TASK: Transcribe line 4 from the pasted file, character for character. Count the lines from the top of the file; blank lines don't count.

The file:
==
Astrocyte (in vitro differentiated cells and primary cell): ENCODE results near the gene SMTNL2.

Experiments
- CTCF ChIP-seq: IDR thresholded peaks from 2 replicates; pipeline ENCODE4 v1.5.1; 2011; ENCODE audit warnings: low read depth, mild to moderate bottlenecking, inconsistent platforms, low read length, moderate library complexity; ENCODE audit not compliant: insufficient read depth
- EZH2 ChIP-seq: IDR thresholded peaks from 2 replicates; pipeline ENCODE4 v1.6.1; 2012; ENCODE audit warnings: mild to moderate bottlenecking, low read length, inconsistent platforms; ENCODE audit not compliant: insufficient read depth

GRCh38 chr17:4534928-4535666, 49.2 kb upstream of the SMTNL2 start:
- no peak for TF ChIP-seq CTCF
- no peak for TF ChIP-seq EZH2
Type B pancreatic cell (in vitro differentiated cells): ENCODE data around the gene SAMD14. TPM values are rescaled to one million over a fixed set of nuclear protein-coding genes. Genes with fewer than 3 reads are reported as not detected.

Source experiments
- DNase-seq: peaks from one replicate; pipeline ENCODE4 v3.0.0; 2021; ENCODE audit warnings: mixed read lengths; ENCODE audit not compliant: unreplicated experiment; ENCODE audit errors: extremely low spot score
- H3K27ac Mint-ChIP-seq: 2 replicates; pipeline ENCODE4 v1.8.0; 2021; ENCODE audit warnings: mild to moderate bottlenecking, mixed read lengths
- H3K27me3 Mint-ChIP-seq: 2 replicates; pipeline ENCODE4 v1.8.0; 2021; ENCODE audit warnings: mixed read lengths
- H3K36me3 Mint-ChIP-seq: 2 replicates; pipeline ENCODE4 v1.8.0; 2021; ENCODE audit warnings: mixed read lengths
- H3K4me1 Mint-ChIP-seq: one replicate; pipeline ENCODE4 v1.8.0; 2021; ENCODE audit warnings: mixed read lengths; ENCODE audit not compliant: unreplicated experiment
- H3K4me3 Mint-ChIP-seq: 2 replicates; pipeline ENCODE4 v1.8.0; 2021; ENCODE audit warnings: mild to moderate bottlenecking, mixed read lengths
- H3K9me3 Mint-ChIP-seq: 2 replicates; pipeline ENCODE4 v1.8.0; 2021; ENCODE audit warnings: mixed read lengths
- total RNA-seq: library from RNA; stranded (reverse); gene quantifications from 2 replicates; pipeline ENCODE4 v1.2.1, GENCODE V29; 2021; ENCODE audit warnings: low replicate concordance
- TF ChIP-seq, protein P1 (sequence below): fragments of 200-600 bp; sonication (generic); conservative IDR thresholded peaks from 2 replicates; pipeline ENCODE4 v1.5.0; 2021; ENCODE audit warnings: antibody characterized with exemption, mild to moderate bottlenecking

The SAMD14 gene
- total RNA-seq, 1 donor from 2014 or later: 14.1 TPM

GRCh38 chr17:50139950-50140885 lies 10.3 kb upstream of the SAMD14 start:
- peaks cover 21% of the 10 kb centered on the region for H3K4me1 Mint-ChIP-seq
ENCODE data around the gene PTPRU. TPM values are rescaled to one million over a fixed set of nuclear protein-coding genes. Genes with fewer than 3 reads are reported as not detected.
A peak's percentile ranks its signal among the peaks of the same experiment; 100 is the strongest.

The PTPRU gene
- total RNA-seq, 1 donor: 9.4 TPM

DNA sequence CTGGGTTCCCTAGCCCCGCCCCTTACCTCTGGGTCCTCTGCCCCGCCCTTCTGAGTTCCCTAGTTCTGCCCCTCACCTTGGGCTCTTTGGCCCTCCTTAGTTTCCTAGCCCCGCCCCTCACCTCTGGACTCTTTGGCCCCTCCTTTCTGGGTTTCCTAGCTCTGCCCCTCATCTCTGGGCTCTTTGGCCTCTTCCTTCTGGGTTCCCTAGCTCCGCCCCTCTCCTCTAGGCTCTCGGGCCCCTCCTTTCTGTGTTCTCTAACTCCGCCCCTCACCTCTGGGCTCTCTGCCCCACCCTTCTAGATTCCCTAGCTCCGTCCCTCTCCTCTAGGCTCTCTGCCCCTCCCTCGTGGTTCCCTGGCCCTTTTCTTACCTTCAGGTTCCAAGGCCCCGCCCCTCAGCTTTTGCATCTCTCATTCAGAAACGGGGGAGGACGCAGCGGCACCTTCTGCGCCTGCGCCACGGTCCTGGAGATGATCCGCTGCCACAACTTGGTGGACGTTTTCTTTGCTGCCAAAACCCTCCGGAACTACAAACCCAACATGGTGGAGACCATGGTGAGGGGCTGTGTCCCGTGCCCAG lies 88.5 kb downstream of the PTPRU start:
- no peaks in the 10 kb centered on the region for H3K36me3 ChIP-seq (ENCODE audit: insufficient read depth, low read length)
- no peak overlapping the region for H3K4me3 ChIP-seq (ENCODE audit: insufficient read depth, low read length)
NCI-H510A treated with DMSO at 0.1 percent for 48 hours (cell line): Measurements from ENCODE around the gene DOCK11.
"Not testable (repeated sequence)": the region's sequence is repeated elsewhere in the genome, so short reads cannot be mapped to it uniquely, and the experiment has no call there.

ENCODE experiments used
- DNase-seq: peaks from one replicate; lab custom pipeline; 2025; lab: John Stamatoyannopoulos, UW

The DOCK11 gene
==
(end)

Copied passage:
- EZH2 ChIP-seq: IDR thresholded peaks from 2 replicates; pipeline ENCODE4 v1.6.1; 2012; ENCODE audit warnings: mild to moderate bottlenecking, low read length, inconsistent platforms; ENCODE audit not compliant: insufficient read depth